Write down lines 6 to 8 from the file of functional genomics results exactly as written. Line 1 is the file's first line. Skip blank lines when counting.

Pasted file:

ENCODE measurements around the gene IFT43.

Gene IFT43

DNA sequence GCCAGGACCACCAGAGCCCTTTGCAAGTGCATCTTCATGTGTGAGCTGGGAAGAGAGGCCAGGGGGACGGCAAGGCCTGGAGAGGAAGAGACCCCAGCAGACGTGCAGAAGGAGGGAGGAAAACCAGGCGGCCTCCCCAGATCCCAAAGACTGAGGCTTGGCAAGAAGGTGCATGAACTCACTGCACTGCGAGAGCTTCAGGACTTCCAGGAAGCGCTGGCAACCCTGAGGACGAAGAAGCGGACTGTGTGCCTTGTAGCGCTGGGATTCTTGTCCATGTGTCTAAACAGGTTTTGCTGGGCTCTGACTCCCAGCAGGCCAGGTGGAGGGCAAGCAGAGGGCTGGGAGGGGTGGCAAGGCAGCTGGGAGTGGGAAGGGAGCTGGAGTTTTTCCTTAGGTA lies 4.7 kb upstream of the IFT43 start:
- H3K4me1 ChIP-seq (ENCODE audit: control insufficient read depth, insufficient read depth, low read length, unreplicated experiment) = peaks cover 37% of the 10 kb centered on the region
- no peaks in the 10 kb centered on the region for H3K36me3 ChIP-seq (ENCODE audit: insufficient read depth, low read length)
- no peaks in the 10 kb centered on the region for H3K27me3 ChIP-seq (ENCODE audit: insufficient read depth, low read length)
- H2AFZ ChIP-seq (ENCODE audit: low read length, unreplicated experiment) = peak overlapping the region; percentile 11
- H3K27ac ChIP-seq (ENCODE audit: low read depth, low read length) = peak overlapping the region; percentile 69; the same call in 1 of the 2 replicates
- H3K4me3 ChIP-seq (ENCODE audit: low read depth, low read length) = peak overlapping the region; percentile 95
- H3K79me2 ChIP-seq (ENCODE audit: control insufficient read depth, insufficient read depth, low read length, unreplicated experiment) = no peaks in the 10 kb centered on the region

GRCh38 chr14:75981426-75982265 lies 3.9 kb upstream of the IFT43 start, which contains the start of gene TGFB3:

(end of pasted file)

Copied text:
- no peaks in the 10 kb centered on the region for H3K27me3 ChIP-seq (ENCODE audit: insufficient read depth, low read length)
- H2AFZ ChIP-seq (ENCODE audit: low read length, unreplicated experiment) = peak overlapping the region; percentile 11
- H3K27ac ChIP-seq (ENCODE audit: low read depth, low read length) = peak overlapping the region; percentile 69; the same call in 1 of the 2 replicates